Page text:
Elon Musk’s SpaceX claims there was no ‘close call’ between Starlink and OneWeb satellites in orbit last month – but the firm’s rival says ‘they would say that wouldn’t they’
- A report said two satellites from Space and OneWeb nearly collided
- It was said to have happened last month after OneWeb launch new satellits
- However, SpaceX said in a FCC filing that there was ‘no close call or near miss ‘
- OneWeb’s Chris McLaughlin told Daily Mail: ‘they would say that wouldn’t they’
- McLaughlin told Daily Mail the timeline of events that occurred in March
A close encounter between SpaceX and OneWeb satellites in orbit that could have ended in disaster was reported earlier this month, but the Elon Musk-owned company states the publicized event never took place.
In a filing to the Federal Communications Commission, SpaceX accuses its rival of sounding the alarm when there was no potential danger.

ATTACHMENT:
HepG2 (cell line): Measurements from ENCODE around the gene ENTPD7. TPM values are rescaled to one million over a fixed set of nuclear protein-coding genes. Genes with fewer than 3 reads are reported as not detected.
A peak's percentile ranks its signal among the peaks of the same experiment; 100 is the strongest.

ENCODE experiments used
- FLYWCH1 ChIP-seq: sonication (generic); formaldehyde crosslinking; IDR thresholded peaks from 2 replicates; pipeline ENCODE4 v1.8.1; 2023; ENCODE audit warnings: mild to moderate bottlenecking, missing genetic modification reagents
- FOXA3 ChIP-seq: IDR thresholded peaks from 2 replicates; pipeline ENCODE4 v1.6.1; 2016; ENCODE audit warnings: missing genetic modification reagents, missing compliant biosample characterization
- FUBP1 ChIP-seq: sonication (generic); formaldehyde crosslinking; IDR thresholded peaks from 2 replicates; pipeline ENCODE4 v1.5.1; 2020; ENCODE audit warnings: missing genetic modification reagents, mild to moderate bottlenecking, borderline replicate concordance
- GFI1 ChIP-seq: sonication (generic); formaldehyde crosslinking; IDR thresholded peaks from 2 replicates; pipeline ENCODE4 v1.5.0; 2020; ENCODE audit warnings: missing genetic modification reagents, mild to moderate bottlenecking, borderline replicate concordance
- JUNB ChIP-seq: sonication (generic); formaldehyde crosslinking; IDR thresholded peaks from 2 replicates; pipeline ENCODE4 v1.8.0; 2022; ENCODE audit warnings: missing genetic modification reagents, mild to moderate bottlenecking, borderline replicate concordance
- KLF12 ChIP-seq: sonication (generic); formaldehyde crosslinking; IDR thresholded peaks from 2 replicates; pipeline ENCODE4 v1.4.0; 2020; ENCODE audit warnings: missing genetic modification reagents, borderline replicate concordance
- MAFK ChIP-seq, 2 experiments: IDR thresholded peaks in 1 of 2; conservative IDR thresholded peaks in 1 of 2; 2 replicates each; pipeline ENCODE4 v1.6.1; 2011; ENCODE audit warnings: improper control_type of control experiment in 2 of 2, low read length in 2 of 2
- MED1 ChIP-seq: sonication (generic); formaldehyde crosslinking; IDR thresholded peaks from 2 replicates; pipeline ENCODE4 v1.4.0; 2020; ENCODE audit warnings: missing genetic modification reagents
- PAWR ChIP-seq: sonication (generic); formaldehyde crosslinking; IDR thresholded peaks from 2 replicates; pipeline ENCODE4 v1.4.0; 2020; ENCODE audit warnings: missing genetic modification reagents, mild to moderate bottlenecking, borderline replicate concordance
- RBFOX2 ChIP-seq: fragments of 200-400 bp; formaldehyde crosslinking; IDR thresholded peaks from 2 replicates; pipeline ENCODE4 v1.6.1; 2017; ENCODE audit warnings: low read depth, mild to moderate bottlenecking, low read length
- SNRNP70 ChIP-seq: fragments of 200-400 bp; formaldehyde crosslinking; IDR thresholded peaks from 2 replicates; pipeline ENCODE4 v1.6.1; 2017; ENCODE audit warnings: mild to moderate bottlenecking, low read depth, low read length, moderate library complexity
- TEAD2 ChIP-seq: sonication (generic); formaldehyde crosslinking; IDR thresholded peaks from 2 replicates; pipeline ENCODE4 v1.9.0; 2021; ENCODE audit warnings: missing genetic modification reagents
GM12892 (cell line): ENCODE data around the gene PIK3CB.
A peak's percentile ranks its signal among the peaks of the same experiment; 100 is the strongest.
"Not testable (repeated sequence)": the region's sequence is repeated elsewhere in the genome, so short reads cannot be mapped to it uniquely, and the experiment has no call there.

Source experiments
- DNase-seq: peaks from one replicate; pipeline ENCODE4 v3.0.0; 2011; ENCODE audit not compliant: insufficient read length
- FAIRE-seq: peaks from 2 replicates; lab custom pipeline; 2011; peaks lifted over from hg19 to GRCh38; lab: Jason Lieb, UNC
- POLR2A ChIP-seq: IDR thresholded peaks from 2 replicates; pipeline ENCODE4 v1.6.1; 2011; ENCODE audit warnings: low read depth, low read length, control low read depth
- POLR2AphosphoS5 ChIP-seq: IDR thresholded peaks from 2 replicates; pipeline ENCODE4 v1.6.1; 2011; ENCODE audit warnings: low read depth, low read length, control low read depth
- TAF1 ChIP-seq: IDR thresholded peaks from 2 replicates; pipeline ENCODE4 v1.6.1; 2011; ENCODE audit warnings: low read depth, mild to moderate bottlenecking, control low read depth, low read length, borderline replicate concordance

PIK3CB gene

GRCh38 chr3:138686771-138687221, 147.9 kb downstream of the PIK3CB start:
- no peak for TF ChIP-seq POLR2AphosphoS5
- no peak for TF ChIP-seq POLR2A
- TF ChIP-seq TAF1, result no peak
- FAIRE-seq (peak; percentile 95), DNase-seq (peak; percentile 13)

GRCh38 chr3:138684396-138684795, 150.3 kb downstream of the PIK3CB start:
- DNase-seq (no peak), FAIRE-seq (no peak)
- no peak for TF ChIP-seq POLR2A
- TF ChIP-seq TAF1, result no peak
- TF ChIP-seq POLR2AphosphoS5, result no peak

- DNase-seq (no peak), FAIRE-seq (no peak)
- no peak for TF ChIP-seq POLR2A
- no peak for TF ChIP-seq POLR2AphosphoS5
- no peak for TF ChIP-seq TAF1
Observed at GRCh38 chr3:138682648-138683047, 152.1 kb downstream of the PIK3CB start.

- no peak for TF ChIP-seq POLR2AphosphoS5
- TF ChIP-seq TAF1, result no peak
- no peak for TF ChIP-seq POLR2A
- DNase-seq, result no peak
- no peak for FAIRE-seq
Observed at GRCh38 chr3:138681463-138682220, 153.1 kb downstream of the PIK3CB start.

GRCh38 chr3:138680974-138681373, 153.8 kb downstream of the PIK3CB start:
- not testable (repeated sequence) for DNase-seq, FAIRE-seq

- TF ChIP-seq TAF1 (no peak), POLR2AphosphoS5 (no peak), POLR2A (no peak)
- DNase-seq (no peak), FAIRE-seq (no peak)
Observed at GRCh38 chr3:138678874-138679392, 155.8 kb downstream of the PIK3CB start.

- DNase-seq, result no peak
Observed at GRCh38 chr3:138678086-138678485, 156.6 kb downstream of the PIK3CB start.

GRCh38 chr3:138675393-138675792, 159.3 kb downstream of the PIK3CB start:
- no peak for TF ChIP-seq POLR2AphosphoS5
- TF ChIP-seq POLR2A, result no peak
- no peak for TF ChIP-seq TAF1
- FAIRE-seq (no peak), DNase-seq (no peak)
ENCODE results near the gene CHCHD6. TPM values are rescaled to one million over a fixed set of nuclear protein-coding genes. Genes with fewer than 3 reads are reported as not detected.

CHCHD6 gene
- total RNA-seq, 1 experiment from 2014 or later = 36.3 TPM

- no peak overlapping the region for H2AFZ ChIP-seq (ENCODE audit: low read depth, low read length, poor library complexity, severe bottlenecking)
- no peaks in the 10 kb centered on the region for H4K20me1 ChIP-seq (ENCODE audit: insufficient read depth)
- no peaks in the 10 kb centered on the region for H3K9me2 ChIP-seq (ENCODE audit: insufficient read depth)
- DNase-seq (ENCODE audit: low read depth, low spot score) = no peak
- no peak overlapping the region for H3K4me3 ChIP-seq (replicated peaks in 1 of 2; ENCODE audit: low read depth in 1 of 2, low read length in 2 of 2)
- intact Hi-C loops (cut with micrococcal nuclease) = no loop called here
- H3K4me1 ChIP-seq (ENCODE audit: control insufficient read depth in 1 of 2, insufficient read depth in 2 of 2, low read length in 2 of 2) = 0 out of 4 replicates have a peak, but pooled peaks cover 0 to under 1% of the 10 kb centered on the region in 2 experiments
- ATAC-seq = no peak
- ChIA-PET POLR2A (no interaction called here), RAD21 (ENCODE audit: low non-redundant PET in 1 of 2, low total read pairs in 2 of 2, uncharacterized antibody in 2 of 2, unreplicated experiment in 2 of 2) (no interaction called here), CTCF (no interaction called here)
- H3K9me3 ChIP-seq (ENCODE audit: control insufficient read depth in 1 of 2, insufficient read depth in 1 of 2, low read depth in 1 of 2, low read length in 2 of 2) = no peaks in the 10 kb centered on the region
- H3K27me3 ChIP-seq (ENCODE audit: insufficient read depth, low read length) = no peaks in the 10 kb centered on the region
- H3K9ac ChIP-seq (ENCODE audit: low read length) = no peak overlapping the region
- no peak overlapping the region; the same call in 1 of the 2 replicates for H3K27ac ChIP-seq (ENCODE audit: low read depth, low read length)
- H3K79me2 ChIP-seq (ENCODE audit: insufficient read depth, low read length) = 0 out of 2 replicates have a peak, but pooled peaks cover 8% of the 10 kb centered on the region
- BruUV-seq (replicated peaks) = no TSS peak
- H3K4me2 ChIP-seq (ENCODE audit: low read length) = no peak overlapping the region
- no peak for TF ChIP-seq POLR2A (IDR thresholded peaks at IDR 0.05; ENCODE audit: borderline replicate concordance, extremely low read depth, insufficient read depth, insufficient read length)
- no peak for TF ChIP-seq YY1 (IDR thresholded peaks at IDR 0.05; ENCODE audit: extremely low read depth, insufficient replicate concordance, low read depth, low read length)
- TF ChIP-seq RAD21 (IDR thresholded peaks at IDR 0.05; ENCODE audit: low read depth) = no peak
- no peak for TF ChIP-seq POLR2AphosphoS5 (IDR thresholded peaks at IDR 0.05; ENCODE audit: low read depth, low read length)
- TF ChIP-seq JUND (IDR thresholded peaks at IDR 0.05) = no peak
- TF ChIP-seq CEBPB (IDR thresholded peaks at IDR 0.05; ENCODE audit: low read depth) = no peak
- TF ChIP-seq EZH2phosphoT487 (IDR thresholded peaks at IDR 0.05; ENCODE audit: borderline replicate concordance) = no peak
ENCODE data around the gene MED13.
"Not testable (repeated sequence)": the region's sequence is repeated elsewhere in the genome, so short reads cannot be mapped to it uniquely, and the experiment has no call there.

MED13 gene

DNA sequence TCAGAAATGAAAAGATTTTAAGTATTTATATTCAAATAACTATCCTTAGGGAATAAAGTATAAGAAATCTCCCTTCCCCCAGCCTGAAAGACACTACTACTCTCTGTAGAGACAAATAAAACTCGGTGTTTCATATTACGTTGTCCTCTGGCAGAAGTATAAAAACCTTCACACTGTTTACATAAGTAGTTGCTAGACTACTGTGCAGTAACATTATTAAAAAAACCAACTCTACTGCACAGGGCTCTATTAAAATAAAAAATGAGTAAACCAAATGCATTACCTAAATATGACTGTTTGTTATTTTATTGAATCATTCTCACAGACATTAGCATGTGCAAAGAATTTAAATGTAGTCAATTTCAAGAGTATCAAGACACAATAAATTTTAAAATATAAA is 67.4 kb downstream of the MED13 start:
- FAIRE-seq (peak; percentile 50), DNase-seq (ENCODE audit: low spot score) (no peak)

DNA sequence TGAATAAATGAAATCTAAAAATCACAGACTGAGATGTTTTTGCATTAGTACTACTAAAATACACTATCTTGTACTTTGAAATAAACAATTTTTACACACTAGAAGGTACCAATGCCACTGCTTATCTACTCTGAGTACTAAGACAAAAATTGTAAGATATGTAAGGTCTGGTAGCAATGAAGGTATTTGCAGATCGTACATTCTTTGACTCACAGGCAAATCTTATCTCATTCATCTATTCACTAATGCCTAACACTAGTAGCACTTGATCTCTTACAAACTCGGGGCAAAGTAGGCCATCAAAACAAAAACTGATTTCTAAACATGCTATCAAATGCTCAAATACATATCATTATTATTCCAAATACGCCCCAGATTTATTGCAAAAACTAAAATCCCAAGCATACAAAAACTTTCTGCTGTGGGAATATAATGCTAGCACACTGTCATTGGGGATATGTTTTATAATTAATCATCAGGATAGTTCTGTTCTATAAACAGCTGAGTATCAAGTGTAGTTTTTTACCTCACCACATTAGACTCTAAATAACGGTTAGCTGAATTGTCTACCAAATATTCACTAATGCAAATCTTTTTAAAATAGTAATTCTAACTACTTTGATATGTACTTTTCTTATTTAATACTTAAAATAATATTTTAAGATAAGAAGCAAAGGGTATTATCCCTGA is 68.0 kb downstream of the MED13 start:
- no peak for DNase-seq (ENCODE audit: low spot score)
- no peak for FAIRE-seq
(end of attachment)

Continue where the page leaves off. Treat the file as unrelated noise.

‘Despite recent reports to the contrary, the parties made clear that there was no ‘close call’ or ‘near miss,’ writes David Goldman, SpaceX director of satellite policy, suggesting both SpaceX and OneWeb came to the same conclusion.
When asked about SpaceX claiming it was never an issue, Chris McLaughlin, OneWeb Chief of Government, told Daily Mail: ‘They would say that wouldn’t they,’ adding ‘they are now trying to cover their tracks, saying it is a pre-arranged maneuver.’
He continued to explain that when OneWeb contacted SpaceX’s team they said it would ‘make a manual maneuver to ensure our satellite doesn’t interfere with your satellite,’ but then suggested it would be best not to do anything and let OneWeb fly its satellite.
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In a filing to the Federal Communications Commission, SpaceX accuses its rival of sounding the alarm when there was no potential danger
On April 9, The Verge reported that two satellites from each firm came within 190 feet of each other in orbit April 4, which sparked several ‘red alerts’ from the US Space Force’s 18th Space Control Squadron.